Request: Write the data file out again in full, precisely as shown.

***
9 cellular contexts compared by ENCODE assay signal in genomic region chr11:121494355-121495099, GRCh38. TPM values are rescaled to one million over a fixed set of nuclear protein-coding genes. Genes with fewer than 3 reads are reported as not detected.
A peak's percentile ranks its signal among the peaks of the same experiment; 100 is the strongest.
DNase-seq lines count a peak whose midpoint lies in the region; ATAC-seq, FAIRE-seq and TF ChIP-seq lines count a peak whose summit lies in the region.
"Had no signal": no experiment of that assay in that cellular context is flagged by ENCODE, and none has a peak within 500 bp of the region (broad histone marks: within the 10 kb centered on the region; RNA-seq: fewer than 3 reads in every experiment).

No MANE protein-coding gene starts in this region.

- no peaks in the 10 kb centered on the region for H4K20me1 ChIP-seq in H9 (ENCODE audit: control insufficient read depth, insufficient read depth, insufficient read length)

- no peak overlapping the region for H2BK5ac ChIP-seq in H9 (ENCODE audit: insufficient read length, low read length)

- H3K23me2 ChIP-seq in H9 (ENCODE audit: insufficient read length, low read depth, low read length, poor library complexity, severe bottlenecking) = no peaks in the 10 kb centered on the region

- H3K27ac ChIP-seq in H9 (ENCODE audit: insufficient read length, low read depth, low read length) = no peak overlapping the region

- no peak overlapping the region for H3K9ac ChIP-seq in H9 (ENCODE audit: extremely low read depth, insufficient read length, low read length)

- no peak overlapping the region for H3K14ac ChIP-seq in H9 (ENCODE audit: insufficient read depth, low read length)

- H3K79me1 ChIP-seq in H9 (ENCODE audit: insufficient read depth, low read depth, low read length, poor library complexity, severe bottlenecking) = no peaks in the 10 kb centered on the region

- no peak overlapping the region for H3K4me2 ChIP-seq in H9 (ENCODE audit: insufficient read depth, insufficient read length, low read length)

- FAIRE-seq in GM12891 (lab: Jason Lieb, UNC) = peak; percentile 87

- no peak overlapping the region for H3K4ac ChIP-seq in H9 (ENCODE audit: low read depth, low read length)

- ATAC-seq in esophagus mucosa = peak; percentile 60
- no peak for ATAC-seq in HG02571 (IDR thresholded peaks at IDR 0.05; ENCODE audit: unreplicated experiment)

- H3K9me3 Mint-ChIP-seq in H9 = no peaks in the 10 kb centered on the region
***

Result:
9 cellular contexts compared by ENCODE assay signal in genomic region chr11:121494355-121495099, GRCh38. TPM values are rescaled to one million over a fixed set of nuclear protein-coding genes. Genes with fewer than 3 reads are reported as not detected.
A peak's percentile ranks its signal among the peaks of the same experiment; 100 is the strongest.
DNase-seq lines count a peak whose midpoint lies in the region; ATAC-seq, FAIRE-seq and TF ChIP-seq lines count a peak whose summit lies in the region.
"Had no signal": no experiment of that assay in that cellular context is flagged by ENCODE, and none has a peak within 500 bp of the region (broad histone marks: within the 10 kb centered on the region; RNA-seq: fewer than 3 reads in every experiment).

No MANE protein-coding gene starts in this region.

- no peaks in the 10 kb centered on the region for H4K20me1 ChIP-seq in H9 (ENCODE audit: control insufficient read depth, insufficient read depth, insufficient read length)

- no peak overlapping the region for H2BK5ac ChIP-seq in H9 (ENCODE audit: insufficient read length, low read length)

- H3K23me2 ChIP-seq in H9 (ENCODE audit: insufficient read length, low read depth, low read length, poor library complexity, severe bottlenecking) = no peaks in the 10 kb centered on the region

- H3K27ac ChIP-seq in H9 (ENCODE audit: insufficient read length, low read depth, low read length) = no peak overlapping the region

- no peak overlapping the region for H3K9ac ChIP-seq in H9 (ENCODE audit: extremely low read depth, insufficient read length, low read length)

- no peak overlapping the region for H3K14ac ChIP-seq in H9 (ENCODE audit: insufficient read depth, low read length)

- H3K79me1 ChIP-seq in H9 (ENCODE audit: insufficient read depth, low read depth, low read length, poor library complexity, severe bottlenecking) = no peaks in the 10 kb centered on the region

- no peak overlapping the region for H3K4me2 ChIP-seq in H9 (ENCODE audit: insufficient read depth, insufficient read length, low read length)

- FAIRE-seq in GM12891 (lab: Jason Lieb, UNC) = peak; percentile 87

- no peak overlapping the region for H3K4ac ChIP-seq in H9 (ENCODE audit: low read depth, low read length)

- ATAC-seq in esophagus mucosa = peak; percentile 60
- no peak for ATAC-seq in HG02571 (IDR thresholded peaks at IDR 0.05; ENCODE audit: unreplicated experiment)

- H3K9me3 Mint-ChIP-seq in H9 = no peaks in the 10 kb centered on the region